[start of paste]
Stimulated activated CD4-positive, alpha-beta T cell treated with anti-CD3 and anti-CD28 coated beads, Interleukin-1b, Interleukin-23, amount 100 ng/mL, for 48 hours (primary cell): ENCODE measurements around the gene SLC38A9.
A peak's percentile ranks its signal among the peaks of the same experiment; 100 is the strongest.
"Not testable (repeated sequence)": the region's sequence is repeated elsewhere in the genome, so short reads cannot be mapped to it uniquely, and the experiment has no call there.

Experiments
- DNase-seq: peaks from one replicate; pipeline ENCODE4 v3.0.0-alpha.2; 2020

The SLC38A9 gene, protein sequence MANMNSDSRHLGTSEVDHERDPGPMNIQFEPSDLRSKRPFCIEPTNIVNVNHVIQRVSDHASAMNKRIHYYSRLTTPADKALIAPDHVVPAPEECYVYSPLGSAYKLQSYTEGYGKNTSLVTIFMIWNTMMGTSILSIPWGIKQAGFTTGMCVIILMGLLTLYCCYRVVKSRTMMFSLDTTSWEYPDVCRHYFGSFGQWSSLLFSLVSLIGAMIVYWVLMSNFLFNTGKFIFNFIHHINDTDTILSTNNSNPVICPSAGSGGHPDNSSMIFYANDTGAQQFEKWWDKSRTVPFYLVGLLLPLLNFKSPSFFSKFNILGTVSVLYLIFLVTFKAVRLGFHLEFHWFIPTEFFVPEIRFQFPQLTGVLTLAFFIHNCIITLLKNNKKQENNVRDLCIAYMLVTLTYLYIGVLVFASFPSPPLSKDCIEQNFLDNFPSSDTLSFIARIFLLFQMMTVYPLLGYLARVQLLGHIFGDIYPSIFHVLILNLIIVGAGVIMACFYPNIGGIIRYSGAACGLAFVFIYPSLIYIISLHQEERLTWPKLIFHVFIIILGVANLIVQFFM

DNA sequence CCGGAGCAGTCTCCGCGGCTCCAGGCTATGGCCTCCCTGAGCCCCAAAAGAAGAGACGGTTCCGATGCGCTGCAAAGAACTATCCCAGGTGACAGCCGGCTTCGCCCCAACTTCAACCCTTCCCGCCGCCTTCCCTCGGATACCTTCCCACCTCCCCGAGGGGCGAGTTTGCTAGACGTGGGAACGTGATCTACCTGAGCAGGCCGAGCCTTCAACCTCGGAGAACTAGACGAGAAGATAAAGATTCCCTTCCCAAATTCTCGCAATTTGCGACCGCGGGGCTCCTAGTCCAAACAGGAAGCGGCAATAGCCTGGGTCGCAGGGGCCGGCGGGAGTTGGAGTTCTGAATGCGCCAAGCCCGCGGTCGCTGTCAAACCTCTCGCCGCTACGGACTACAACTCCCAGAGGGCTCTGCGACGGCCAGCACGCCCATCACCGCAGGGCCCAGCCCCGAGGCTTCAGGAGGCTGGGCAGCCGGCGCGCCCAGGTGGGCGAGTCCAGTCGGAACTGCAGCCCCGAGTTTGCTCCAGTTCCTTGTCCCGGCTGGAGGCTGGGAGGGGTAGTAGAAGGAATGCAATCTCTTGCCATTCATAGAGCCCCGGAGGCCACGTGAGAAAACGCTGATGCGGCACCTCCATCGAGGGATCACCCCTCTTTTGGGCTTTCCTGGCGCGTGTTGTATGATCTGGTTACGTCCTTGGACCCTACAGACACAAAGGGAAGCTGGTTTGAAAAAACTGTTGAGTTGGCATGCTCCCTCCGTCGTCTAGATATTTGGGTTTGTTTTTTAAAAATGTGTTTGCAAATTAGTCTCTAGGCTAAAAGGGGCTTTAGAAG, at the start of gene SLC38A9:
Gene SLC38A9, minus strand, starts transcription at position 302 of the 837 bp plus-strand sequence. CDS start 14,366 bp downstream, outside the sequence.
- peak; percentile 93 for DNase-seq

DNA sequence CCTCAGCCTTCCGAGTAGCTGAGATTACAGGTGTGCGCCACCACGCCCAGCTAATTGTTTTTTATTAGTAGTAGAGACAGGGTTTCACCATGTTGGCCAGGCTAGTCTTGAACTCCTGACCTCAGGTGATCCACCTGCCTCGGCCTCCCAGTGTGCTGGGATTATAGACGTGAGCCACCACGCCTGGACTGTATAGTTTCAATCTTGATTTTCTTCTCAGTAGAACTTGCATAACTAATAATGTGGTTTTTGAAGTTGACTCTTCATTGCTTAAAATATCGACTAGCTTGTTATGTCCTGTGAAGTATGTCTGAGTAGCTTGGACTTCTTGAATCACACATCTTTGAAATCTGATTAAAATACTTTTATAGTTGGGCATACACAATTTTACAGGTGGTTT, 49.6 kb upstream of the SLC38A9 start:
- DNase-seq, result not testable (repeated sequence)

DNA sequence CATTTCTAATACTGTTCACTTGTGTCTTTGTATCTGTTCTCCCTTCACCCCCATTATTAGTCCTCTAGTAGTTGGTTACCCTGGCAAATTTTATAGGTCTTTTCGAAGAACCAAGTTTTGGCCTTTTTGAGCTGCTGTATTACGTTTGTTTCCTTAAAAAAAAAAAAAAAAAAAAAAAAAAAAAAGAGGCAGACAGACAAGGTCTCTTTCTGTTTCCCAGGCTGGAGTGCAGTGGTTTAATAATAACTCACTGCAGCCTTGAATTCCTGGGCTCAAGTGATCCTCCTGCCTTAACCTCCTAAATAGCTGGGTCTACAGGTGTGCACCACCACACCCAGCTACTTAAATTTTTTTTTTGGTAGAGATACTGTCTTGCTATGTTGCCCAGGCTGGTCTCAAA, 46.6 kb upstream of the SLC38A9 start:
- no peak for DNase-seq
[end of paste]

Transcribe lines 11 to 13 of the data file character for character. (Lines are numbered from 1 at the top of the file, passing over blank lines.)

- DNase-seq, result not testable (repeated sequence)

DNA sequence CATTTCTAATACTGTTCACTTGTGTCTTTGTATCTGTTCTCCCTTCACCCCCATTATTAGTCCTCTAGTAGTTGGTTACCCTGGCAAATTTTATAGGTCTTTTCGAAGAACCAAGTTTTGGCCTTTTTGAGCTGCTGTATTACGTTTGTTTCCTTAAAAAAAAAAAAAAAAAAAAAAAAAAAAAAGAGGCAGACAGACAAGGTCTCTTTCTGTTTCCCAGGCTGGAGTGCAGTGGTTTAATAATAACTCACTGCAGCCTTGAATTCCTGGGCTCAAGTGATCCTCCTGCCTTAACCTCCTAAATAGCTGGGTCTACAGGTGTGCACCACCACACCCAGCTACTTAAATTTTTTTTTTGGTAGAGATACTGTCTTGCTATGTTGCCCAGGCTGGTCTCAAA, 46.6 kb upstream of the SLC38A9 start:
- no peak for DNase-seq